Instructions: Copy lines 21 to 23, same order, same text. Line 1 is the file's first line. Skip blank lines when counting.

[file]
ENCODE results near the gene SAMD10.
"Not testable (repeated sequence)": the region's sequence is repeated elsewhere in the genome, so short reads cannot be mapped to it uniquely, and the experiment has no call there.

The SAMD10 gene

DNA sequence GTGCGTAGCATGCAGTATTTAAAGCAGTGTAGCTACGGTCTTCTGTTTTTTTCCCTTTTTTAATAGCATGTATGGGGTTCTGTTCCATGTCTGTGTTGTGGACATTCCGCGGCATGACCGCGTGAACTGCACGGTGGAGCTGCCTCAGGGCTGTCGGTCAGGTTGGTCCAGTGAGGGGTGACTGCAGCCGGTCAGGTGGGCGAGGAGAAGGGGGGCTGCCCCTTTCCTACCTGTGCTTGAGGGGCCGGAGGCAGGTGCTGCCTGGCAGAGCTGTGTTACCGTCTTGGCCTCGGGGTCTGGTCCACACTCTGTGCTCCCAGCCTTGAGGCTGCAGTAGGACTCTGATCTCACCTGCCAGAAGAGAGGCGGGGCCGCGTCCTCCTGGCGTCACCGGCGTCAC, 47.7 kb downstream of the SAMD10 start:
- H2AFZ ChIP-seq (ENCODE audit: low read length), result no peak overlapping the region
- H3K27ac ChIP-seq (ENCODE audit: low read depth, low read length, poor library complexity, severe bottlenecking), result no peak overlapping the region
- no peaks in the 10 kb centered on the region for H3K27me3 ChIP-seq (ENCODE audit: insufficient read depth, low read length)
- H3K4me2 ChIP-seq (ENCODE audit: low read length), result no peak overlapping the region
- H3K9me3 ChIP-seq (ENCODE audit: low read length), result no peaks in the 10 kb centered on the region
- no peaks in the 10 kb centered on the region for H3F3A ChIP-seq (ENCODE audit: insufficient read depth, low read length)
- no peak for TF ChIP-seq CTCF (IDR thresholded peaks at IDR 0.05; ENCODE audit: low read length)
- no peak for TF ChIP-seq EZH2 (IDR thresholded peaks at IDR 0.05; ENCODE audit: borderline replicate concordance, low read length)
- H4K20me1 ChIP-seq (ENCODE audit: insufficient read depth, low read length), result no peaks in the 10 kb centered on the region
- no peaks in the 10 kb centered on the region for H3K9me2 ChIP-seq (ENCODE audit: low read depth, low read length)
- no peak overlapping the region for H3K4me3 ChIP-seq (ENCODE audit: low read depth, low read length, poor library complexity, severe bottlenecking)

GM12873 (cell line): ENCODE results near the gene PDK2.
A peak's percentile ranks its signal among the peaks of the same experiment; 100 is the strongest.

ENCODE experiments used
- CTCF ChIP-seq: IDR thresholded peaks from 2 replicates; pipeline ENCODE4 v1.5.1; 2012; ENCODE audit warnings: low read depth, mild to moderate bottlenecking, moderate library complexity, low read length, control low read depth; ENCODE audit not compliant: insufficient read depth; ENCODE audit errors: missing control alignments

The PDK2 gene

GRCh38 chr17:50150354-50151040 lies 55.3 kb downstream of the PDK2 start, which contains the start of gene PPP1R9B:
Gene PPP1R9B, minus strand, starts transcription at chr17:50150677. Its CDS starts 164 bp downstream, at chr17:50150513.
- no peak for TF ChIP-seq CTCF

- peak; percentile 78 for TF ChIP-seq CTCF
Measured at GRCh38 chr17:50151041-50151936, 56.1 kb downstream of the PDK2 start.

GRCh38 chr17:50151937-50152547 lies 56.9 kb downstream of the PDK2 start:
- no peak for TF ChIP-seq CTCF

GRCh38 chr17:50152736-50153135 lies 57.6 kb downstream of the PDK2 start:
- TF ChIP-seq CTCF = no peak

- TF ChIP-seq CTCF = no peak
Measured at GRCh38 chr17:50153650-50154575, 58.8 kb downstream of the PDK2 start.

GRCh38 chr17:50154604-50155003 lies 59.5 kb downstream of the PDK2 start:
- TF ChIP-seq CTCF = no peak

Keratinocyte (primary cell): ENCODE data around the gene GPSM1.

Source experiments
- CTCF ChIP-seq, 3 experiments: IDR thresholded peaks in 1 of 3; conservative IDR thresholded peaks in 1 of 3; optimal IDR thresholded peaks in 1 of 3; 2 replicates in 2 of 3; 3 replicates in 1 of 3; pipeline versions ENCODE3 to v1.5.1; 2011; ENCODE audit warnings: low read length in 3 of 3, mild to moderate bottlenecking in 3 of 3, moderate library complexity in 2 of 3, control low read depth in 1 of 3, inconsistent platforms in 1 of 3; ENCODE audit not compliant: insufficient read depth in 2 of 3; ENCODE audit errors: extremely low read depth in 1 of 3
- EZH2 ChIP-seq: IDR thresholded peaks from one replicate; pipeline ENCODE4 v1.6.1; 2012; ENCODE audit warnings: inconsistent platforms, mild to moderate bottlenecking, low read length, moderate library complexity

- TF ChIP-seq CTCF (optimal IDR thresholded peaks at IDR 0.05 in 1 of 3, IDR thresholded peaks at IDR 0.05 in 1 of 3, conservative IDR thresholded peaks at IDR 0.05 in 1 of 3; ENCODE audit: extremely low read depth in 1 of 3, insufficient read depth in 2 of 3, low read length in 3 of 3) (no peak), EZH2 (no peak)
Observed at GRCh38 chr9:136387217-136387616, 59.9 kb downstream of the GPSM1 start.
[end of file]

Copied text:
GRCh38 chr17:50150354-50151040 lies 55.3 kb downstream of the PDK2 start, which contains the start of gene PPP1R9B:
Gene PPP1R9B, minus strand, starts transcription at chr17:50150677. Its CDS starts 164 bp downstream, at chr17:50150513.
- no peak for TF ChIP-seq CTCF